My expeditions along "The Coast" entailed walking from sunset to sunrise (in the black of night, lit often and only by the hundreds of acres of illuminated plankton flashing like lightning just off the shoreline, or by the moon) along completely uninhabited shoreline, crossing rivers cutting beaches by floating across, with 60~80 LB backpacks using various techniques, and much more...vetting individuals who wanted to participate was daunting. Some of the most unlikely participants fell into my lap (like a 64 year old retired Swiss home-maker; extreme adventurers from Australia (one of which had to be operated on DURING my expedition for appendicitis, after his expedition partner and I carries him more than 20 kilometers to a village with no electricity, with a Missionary med clinic, on a stretcher I fashioned from jungle materials!); 70 year old neuroscientist (and I who paddled, via sea kayak, more than 720 kilometers of the Caribbean coast, and up and down jungle rivers, from Honduras to Nicaragua (we were the first ever to do this in a sea kayak; a second expedition some years later: a 2000 coastal expedition led by a French duo, followed my sea kayaking expedition by internet and my book, attempted to do the same but with a twist: he paddled the *entire* Central America Isthmus {I was their section adviser on the Honduras/Nicaragua Caribbean leg, where they were attacked by a band of once Sandinista guerrillas armed with AK-47s firing at them off-shore, they encamped & living in a remote part of RAAN Nicaragua, they posing as border officials); and had to, on another of my expeditions, perform surgery (with a medical doctor on my expedition thank God, on a woman in a remote jungle village with a pregnancy gone wrong, during a near hurricane, at 2:15 AM, after paddling 1.6 hours down a raging river in a mahogany dugout canoe in the dark, with 2 flashlights secured to the bow as "headlights", to get to her...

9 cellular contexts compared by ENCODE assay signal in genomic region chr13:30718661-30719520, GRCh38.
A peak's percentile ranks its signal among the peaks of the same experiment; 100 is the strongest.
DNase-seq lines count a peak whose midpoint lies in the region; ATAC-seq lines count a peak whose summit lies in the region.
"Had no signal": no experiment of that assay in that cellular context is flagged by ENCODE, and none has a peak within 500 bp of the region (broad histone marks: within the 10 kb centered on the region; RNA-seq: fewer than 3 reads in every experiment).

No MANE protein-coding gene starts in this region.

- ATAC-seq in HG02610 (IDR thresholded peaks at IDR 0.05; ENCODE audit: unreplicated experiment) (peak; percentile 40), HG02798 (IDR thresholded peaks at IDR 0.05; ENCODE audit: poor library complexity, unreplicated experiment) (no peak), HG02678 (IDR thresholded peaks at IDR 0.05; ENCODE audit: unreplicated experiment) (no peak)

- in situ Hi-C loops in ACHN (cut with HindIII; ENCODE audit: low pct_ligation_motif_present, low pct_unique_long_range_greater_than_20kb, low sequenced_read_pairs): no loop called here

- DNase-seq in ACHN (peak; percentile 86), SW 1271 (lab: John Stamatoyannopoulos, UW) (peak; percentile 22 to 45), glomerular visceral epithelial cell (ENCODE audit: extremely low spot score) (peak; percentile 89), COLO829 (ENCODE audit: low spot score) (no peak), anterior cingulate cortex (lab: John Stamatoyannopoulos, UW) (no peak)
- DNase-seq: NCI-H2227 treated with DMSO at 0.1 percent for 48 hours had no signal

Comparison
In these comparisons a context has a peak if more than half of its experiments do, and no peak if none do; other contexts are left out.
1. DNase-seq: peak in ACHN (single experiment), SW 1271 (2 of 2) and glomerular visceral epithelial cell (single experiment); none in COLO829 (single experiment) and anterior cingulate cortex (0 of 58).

These experiences both the participant and "teacher/mentor" never ever forget!

I never "lost..." a "client"

In photo 0763 appears to be an abandoned (destroyed or absconded) Africanized bee colony (common name in North America: killer bees) ?

Cheers,
Silver-

* This post was last edited 10/12/13 07:29am by silversand *   View edit history


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Posted: 10/12/13 06:28am Link  |  Quote  |  Print  |  Notify Moderator

WOW Triple S!!!!!!

Really good to have you back posting again!! What a great TR!! And Mike..........WAY TO GO!!!! Althojugh your PLB was probably a false sense of security as it is monitored by the shut down gov't!!!!

I do have a question tho. I'm dating myself but my backpacking days were done with a wood and canvas Trapper Sam backpack and tent!!! Then it was also safe to drink from creeks. How do you carry enough water for 5 days hiking?


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Bubtoofat

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Posted: 10/12/13 07:19am Link  |  Quote  |  Print  |  Notify Moderator

The last time I backpacked the canyon was 1979. I really need to do it again. And by the looks of your photos the best time to do it is during a gubmint shut-down. Good TR.
Mike


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cewillis

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Posted: 10/12/13 08:42am Link  |  Quote  |  Print  |  Notify Moderator

Outstanding work -- both of you.


Cal